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Germany vs. France

Introduction

GermanyFrance
Background

As Europe's largest economy and second most populous nation (after Russia), Germany is a key member of the continent's economic, political, and defense organizations. European power struggles immersed Germany in two devastating world wars in the first half of the 20th century and left the country occupied by the victorious Allied powers of the US, UK, France, and the Soviet Union in 1945. With the advent of the Cold War, two German states were formed in 1949: the western Federal Republic of Germany (FRG) and the eastern German Democratic Republic (GDR). The democratic FRG embedded itself in key western economic and security organizations, the EC (now the EU) and NATO, while the communist GDR was on the front line of the Soviet-led Warsaw Pact. The decline of the USSR and the end of the Cold War allowed for German reunification in 1990. Since then, Germany has expended considerable funds to bring eastern productivity and wages up to western standards. In January 1999, Germany and 10 other EU countries introduced a common European exchange currency, the euro.

France today is one of the most modern countries in the world and is a leader among European nations. It plays an influential global role as a permanent member of the United Nations Security Council, NATO, the G-7, the G-20, the EU, and other multilateral organizations. France rejoined NATO's integrated military command structure in 2009, reversing DE GAULLE's 1966 decision to withdraw French forces from NATO. Since 1958, it has constructed a hybrid presidential-parliamentary governing system resistant to the instabilities experienced in earlier, more purely parliamentary administrations. In recent decades, its reconciliation and cooperation with Germany have proved central to the economic integration of Europe, including the introduction of a common currency, the euro, in January 1999. In the early 21st century, five French overseas entities - French Guiana, Guadeloupe, Martinique, Mayotte, and Reunion - became French regions and were made part of France proper.

Geography

GermanyFrance
LocationCentral Europe, bordering the Baltic Sea and the North Sea, between the Netherlands and Poland, south of Denmark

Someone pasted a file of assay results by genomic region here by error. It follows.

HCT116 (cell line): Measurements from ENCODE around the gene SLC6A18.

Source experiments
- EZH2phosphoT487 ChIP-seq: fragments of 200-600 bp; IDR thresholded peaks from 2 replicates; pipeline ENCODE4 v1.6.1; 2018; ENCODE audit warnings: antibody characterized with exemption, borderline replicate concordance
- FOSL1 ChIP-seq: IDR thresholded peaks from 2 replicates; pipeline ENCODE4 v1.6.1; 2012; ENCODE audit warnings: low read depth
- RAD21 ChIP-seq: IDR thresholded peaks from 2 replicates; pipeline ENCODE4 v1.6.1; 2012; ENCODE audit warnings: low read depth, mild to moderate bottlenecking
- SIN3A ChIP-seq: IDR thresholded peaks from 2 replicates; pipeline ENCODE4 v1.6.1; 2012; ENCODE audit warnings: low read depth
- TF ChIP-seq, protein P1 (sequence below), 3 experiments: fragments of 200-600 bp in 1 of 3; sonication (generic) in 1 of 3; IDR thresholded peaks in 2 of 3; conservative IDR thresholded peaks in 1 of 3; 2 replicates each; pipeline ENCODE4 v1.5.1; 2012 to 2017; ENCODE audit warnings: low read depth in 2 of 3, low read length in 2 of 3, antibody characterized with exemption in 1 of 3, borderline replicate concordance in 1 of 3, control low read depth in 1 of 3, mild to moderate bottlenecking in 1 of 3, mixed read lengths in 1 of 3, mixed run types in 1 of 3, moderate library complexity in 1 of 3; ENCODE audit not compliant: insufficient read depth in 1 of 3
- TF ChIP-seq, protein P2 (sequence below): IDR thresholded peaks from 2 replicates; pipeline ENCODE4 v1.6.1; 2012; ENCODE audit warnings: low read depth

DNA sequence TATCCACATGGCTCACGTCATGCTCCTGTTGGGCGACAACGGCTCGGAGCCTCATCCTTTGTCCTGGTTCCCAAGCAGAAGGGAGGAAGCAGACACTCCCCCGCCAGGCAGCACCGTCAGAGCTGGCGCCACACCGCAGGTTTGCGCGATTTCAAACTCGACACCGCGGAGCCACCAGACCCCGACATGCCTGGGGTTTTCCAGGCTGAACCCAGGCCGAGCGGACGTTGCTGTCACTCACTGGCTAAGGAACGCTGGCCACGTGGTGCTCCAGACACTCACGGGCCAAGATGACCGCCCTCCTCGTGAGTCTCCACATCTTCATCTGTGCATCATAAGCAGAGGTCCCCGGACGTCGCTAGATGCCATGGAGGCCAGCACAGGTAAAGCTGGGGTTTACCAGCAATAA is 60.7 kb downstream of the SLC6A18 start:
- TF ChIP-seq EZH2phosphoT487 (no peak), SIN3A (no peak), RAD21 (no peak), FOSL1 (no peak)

metropolitan France: Western Europe, bordering the Bay of Biscay and English Channel, between Belgium and Spain, southeast of the UK; bordering the Mediterranean Sea, between Italy and Spain;

French Guiana: Northern South America, bordering the North Atlantic Ocean, between Brazil and Suriname;

Guadeloupe: Caribbean, islands between the Caribbean Sea and the North Atlantic Ocean, southeast of Puerto Rico;

Martinique: Caribbean, island between the Caribbean Sea and North Atlantic Ocean, north of Trinidad and Tobago;

Mayotte: Southern Indian Ocean, island in the Mozambique Channel, about halfway between northern Madagascar and northern Mozambique;

Reunion: Southern Africa, island in the Indian Ocean, east of Madagascar

Geographic coordinates51 00 N, 9 00 E

metropolitan France: 46 00 N, 2 00 E;

French Guiana: 4 00 N, 53 00 W;

Guadeloupe: 16 15 N, 61 35 W;

Martinique: 14 40 N, 61 00 W;

Mayotte: 12 50 S, 45 10 E;

Reunion: 21 06 S, 55 36 E

Map referencesEurope

metropolitan France: Europe;

French Guiana: South America;

Guadeloupe: Central America and the Caribbean;

Martinique: Central America and the Caribbean;

Mayotte: Africa;

Reunion: World

Areatotal: 357,022 sq km

land: 348,672 sq km

water: 8,350 sq km
total: 643,801 sq km ; 551,500 sq km (metropolitan France)

land: 640,427 sq km ; 549,970 sq km (metropolitan France)

water: 3,374 sq km ; 1,530 sq km (metropolitan France)

note: the first numbers include the overseas regions of French Guiana, Guadeloupe, Martinique, Mayotte, and Reunion
Area - comparativethree times the size of Pennsylvania; slightly smaller than Montanaslightly more than four times the size of Georgia; slightly less than the size of Texas
Land boundariestotal: 3,694 km

border countries (9): Austria 801 km, Belgium 133 km, Czechia 704 km, Denmark 140 km, France 418 km, Luxembourg 128 km, Netherlands 575 km, Poland 447 km, Switzerland 348 km
total: 3,956 km

border countries (8): Andorra 55 km, Belgium 556 km, Germany 418 km, Italy 476 km, Luxembourg 69 km, Monaco 6 km, Spain 646 km, Switzerland 525 km